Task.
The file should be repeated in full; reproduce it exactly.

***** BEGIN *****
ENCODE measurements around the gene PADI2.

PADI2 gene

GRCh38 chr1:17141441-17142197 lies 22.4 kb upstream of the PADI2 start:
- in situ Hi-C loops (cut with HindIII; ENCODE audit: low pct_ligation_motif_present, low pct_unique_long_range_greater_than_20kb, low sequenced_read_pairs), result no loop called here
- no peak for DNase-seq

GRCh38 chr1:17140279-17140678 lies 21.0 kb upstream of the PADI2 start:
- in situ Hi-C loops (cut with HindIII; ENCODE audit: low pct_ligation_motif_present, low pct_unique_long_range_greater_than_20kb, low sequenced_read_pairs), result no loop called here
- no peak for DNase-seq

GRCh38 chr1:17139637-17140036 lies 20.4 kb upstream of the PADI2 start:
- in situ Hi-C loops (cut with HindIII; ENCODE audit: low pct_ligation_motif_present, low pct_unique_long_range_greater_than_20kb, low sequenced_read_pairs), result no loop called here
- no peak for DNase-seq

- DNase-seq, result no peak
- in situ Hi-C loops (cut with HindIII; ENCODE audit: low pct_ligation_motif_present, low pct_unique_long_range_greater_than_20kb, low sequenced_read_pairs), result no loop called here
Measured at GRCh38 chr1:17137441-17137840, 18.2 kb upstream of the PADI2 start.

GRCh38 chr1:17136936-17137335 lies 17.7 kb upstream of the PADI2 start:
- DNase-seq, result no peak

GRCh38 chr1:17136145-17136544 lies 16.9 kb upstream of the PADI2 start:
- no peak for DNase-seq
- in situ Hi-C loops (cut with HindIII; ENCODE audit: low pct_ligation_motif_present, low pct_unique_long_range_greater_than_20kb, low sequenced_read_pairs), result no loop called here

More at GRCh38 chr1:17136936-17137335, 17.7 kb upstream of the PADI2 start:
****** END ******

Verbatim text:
ENCODE measurements around the gene PADI2.

PADI2 gene

GRCh38 chr1:17141441-17142197 lies 22.4 kb upstream of the PADI2 start:
- in situ Hi-C loops (cut with HindIII; ENCODE audit: low pct_ligation_motif_present, low pct_unique_long_range_greater_than_20kb, low sequenced_read_pairs), result no loop called here
- no peak for DNase-seq

GRCh38 chr1:17140279-17140678 lies 21.0 kb upstream of the PADI2 start:
- in situ Hi-C loops (cut with HindIII; ENCODE audit: low pct_ligation_motif_present, low pct_unique_long_range_greater_than_20kb, low sequenced_read_pairs), result no loop called here
- no peak for DNase-seq

GRCh38 chr1:17139637-17140036 lies 20.4 kb upstream of the PADI2 start:
- in situ Hi-C loops (cut with HindIII; ENCODE audit: low pct_ligation_motif_present, low pct_unique_long_range_greater_than_20kb, low sequenced_read_pairs), result no loop called here
- no peak for DNase-seq

- DNase-seq, result no peak
- in situ Hi-C loops (cut with HindIII; ENCODE audit: low pct_ligation_motif_present, low pct_unique_long_range_greater_than_20kb, low sequenced_read_pairs), result no loop called here
Measured at GRCh38 chr1:17137441-17137840, 18.2 kb upstream of the PADI2 start.

GRCh38 chr1:17136936-17137335 lies 17.7 kb upstream of the PADI2 start:
- DNase-seq, result no peak

GRCh38 chr1:17136145-17136544 lies 16.9 kb upstream of the PADI2 start:
- no peak for DNase-seq
- in situ Hi-C loops (cut with HindIII; ENCODE audit: low pct_ligation_motif_present, low pct_unique_long_range_greater_than_20kb, low sequenced_read_pairs), result no loop called here

More at GRCh38 chr1:17136936-17137335, 17.7 kb upstream of the PADI2 start: